Written by Antony Ragui
September 19, 2008: The recent slowdown of the global economy occasioned by the meltdown of the sub-prime mortgage market in the US, the increase in World Oil prices and the ensuing credit crunch has been a major concern for economists the world over.
The issue in the past was would this crisis of the US markets affect our economy? Now we are asking, when will the full effects of this crisis hit our economy and how severe will they be?
The US market being in recession is a reason for other countries to safeguard themselves. Being the largest economy in the world, a slow-down in this consumption due to the credit crunch and recession will have a direct impact on all economies that directly export to US.
In Kenya, the slowing of the US economy as well as the increase in oil prices has had a direct effect on inflation.
The post-election violence led to a disruption of price mechanisms by having a direct impact on supply of goods and services by negatively affecting transport around the country. What does this inflation mean to financial institutions? There is reduced ‘supply’ of deposits as savings reduce and a general increase in cost of living.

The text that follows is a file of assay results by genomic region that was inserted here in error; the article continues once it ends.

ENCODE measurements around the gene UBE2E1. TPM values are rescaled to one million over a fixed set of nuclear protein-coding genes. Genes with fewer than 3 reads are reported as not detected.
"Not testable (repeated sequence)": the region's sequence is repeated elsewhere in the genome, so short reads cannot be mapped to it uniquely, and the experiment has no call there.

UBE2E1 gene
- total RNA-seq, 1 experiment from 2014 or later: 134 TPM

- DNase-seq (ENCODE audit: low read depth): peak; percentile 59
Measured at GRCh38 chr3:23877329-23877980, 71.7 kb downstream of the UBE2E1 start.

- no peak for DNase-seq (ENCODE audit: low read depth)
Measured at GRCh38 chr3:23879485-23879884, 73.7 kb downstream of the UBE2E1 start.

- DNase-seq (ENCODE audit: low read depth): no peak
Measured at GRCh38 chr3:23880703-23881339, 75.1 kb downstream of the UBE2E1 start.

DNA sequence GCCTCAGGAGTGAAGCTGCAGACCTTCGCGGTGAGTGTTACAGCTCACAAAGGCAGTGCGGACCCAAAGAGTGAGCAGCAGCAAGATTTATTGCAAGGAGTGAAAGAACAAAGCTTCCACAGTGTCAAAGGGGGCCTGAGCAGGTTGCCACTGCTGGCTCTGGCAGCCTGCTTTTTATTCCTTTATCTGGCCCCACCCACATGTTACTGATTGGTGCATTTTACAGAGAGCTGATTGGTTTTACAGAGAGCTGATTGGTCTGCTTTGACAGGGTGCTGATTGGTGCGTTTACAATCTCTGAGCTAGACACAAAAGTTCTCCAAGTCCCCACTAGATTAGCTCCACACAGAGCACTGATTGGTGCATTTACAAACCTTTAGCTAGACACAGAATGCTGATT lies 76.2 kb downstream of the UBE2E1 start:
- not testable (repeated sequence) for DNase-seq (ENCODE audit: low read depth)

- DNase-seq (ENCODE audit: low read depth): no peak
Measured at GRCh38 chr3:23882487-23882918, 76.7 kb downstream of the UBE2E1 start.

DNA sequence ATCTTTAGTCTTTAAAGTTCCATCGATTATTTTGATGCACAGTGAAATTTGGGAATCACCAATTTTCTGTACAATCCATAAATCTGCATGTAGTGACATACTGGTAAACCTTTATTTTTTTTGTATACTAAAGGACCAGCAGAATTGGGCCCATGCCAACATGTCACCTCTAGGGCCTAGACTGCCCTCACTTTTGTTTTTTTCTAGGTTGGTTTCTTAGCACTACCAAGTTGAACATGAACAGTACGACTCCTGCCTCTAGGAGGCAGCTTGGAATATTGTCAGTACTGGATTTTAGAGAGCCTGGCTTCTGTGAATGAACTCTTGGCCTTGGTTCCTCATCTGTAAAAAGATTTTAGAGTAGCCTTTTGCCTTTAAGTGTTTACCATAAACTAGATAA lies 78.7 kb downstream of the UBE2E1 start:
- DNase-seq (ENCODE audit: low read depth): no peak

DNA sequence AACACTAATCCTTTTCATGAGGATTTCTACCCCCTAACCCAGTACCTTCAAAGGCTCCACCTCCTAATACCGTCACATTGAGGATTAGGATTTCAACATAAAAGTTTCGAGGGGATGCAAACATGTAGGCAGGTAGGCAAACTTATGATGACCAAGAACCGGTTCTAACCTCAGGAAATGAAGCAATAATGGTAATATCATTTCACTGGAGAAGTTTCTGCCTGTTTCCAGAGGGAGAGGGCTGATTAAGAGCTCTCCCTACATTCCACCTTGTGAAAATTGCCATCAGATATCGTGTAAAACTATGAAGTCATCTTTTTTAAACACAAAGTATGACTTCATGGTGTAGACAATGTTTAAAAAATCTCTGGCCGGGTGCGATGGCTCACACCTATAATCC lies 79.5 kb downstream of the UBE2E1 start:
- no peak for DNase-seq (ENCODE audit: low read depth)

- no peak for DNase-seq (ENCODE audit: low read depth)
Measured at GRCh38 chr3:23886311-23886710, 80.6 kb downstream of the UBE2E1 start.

Credit demandOn the other hand, there is a corresponding rise in the cost of doing business, leading to an increase in demand for money from these same commercial banks.
What then are the alternatives for banks?
CBK and the government have asked commercial banks to be patient and keep the interest rates constant. So far this has worked, but the lenders will soon be faced with reduced deposits and increased defaults on current loans as global economies slow down.
There is a solution to this: Credit bureau, Credit reference agency, credit information services or credit registries. Developing and developed economies world over have used these institutions to accurately price risk and aid in decisioning by providing a holistic view of the borrower, leveraging on shared information from other industries, and hence creating a robust information system.
Our banks are yet to begin information sharing. In July 2008, the amendment to the Banking Act allowing for licensing of credit bureaus was gazetted. This exercise of sharing of borrowers’ information will not happen until early next year.
In the meantime, banks will have to contend with increased default risk and tightened internal controls as they await the commencement of the legislation and advent of this information age.
Ragui is the managing director, Quest Risk Solutions Ltd.